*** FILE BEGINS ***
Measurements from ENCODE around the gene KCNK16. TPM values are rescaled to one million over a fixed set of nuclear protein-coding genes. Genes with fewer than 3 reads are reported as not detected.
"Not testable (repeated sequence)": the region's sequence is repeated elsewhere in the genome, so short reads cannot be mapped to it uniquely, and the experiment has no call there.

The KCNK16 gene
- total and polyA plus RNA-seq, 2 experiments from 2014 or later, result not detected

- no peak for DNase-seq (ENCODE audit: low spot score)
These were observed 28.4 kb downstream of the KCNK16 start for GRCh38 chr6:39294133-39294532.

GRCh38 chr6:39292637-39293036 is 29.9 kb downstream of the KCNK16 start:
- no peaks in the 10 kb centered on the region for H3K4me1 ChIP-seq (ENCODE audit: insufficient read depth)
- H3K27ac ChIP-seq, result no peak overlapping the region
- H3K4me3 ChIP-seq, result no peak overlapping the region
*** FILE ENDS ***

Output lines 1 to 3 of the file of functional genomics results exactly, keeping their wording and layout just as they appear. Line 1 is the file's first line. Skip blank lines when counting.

Measurements from ENCODE around the gene KCNK16. TPM values are rescaled to one million over a fixed set of nuclear protein-coding genes. Genes with fewer than 3 reads are reported as not detected.
"Not testable (repeated sequence)": the region's sequence is repeated elsewhere in the genome, so short reads cannot be mapped to it uniquely, and the experiment has no call there.

The KCNK16 gene